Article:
In both cases, maximum power is when $$\V_{OUT}\$$ is at a maximum, and as I said before, you'll need to refer to your LED's datasheet to find out what this will be. It will occur at the lowest temperature that you expect your LED to experience.

I do not think you will have to worry about driver power increasing very much over the entire LED operating temperature range. However, in the terrible case where total LED forward voltage rises to 21V, the maximum that your converter can provide, power dissipated in the driver and LED would be:

\begin{aligned} P_{LED} &= I_{OUT} \times V_{OUT} \\ \\ &= 700mA \times 21V \\ \\ &= 14.7W \end{aligned}

and

\begin{aligned} P_{DRV} &= (\frac{1}{E} - 1) \times I_{OUT} \times V_{OUT} \\ \\ &= (\frac{1}{0.95} - 1) \times 700mA \times 21V \\ \\ &= 0.77W \end{aligned}

As for your reference to a MOSFET, I can't see from anything in your question which MOSFET you are talking about. I assume you mean that you wish to switch the LED on or off using an exernal transistor. Here are my thoughts on that:

• Why do that when you have a digital on/off input on the driver?

• Since I don't know if $$\^+V_{OUT}\$$ and $$\^-V_{OUT}\$$ are isolated, or in other words, if there's a common ground and which side it's on, the practicality is questionable.

• You had better be very sure of how your driver will behave when the load is connected and disconnected in this way. It might even be discouraged. Again, the datasheet is your friend.

• Thank you very much for the explanation. I could not find any mention on the datasheet if it is isolated or not. For Vin-, it simply says don't connect to Vout-. I assume I would connect Vin- to GND.
– Jai
Oct 17, 2021 at 15:10
• Yes I removed the MOSFET from circuit as it was not necessary.
– Jai
Oct 17, 2021 at 17:39
• Would one driver be sufficient for a more than one LED lights connected in series? For example if I want to power 4 LED's each with a forward voltage of 15V at 700mA, I would need to supply input power around 63V to the driver and it will ensure a 700mA series current through all the LEDs?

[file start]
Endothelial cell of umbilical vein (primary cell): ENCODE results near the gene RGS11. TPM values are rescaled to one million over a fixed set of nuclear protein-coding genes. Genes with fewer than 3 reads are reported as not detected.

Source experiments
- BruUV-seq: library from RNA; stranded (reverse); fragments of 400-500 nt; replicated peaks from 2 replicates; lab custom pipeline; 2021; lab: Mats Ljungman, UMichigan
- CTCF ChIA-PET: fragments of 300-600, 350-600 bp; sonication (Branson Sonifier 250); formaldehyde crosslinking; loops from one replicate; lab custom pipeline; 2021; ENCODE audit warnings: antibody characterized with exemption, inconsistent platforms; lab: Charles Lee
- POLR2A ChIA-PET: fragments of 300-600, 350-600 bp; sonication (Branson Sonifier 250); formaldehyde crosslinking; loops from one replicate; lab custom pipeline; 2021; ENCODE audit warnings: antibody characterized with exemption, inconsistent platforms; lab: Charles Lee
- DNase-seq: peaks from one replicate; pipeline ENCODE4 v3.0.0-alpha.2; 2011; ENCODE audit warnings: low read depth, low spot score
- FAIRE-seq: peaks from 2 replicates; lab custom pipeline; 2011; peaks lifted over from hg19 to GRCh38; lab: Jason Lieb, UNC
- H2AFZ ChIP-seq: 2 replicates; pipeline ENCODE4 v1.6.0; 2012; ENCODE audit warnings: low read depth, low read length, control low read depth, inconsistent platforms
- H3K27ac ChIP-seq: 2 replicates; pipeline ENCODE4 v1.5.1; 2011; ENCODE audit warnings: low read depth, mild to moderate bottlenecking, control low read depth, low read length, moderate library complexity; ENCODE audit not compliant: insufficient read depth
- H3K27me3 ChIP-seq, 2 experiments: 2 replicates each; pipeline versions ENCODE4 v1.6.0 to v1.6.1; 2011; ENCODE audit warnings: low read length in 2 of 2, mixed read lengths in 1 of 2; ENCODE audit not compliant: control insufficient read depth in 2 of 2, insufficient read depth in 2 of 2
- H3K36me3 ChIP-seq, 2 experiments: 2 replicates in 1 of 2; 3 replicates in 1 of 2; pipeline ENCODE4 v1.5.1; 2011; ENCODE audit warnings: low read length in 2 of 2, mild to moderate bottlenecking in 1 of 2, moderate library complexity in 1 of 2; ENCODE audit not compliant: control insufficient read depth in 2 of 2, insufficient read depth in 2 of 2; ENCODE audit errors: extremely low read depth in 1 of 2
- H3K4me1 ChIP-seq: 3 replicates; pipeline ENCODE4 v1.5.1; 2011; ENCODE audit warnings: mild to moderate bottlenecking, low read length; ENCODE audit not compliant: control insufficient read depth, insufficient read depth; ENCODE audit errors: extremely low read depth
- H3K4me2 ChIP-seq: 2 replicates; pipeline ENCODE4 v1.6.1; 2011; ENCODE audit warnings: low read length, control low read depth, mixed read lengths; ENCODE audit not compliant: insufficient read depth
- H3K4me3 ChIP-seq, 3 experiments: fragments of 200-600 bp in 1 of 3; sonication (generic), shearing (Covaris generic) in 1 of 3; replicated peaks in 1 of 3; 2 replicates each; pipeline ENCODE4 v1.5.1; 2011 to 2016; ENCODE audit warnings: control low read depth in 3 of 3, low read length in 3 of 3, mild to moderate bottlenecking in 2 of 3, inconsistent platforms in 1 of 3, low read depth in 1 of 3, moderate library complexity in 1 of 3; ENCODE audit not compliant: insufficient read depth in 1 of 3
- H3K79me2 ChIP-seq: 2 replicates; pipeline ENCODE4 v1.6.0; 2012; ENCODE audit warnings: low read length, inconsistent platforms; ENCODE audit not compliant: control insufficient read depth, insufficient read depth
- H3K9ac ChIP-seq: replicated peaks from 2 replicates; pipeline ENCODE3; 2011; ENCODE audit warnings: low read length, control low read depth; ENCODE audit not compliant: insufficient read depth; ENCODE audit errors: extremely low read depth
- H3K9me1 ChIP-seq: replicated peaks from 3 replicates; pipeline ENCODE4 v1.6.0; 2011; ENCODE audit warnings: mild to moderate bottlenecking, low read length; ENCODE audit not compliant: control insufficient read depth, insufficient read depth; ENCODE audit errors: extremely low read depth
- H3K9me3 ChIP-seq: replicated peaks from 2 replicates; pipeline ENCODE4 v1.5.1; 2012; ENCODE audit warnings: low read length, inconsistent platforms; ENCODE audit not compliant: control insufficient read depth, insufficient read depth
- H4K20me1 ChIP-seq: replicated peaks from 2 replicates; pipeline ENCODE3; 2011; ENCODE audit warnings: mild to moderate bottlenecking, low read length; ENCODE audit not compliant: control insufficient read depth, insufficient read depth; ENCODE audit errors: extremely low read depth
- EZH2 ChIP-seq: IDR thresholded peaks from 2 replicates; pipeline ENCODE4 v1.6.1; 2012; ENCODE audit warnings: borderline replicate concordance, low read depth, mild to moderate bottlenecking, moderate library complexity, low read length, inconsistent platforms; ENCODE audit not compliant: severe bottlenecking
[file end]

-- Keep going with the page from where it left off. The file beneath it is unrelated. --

– Jai
Oct 18, 2021 at 15:46
• The datasheet says no. 36V maximum in. Oct 18, 2021 at 16:34

When I apply a 5V to the gate of the MOSFET, it has an RDSon of 25 mOhms (https://assets.nexperia.com/documents/data-sheet/BUK9Y29-40E.pdf). Given that the voltage across the MOSFET is V = IR, V = (.7A)(.025 Ohm) = 0.0175 V drop across the MOSFET.

Do you even need a MOSFET? The driver has an on/off control. Rather than cut the power to the driver, you could just turn it off.

So at Point B in the schematic, the voltage (when MOSFET is ON) will be 24V - 3V = 20 V.

The datasheet doesn't say, but likely this is an isolated driver, so no DC path exists between the supply/ground and the current driver. Therefore you cannot say what the voltage at the driver is relative to the input. Since the voltage is floating, it could be 0, -24, +50 or any other value relative to ground.

So ultimately my LED will receive 20V at 0.7A current. The LED's forward voltage is 17.2V, so at point C in my circuit, the voltage will be 20 - 17.2 = 2.8 V. So in effect there will be 2.8 V left over or unused voltage so to speak?

I think you are misunderstanding the meaning of constant current. Constant current sources like LED drivers are designed to sense the current through the diode junction and adjust the voltage to drive the set current. In this case if your LED has a Vf of 17.2V at 700 mA, and you set the driver to 700 mA, then the voltage across the diode (not relative to ground) will be very nearly 17.2V. As the diode heats up and the forward voltage drops, the driver will lower the voltage to compensate such that the current is held constant.